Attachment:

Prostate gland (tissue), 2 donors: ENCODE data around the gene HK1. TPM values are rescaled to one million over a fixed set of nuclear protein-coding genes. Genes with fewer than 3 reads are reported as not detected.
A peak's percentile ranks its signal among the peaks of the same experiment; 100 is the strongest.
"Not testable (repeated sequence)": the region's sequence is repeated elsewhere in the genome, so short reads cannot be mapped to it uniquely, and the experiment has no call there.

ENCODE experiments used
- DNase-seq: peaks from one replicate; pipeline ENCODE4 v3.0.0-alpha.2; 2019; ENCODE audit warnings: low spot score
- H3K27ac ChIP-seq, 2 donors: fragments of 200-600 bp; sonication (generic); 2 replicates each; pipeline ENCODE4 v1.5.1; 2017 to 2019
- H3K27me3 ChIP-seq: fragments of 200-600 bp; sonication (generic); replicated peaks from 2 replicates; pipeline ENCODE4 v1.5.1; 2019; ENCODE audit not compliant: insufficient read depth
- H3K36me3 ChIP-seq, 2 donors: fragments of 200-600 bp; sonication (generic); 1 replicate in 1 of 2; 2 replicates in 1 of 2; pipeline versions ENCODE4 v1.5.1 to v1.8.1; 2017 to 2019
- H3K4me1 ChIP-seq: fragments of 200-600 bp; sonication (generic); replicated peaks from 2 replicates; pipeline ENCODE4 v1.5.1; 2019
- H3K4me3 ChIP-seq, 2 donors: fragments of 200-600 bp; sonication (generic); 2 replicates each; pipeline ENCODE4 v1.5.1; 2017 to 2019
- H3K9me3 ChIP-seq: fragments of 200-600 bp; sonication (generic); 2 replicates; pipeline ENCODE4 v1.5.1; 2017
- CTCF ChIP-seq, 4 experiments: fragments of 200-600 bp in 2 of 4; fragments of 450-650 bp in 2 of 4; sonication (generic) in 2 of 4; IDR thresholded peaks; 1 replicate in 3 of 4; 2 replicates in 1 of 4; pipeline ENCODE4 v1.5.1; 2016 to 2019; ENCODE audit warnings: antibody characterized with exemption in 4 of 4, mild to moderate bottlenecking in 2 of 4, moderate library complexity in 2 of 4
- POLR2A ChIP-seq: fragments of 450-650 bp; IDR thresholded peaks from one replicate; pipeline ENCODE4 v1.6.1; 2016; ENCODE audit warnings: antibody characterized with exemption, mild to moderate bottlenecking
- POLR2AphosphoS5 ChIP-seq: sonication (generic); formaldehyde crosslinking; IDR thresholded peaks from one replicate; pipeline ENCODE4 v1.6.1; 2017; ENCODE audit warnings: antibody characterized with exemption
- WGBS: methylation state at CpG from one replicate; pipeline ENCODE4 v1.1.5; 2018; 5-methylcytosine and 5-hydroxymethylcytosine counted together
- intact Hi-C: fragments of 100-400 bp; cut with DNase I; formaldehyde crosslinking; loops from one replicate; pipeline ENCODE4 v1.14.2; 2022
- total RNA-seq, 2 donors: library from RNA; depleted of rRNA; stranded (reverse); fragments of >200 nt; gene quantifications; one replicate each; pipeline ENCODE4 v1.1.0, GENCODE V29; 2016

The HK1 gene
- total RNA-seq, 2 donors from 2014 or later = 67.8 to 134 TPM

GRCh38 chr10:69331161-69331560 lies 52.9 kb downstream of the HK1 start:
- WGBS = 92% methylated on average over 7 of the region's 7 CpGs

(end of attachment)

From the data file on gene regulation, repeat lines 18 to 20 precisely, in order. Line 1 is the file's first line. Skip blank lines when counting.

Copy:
The HK1 gene
- total RNA-seq, 2 donors from 2014 or later = 67.8 to 134 TPM

GRCh38 chr10:69331161-69331560 lies 52.9 kb downstream of the HK1 start: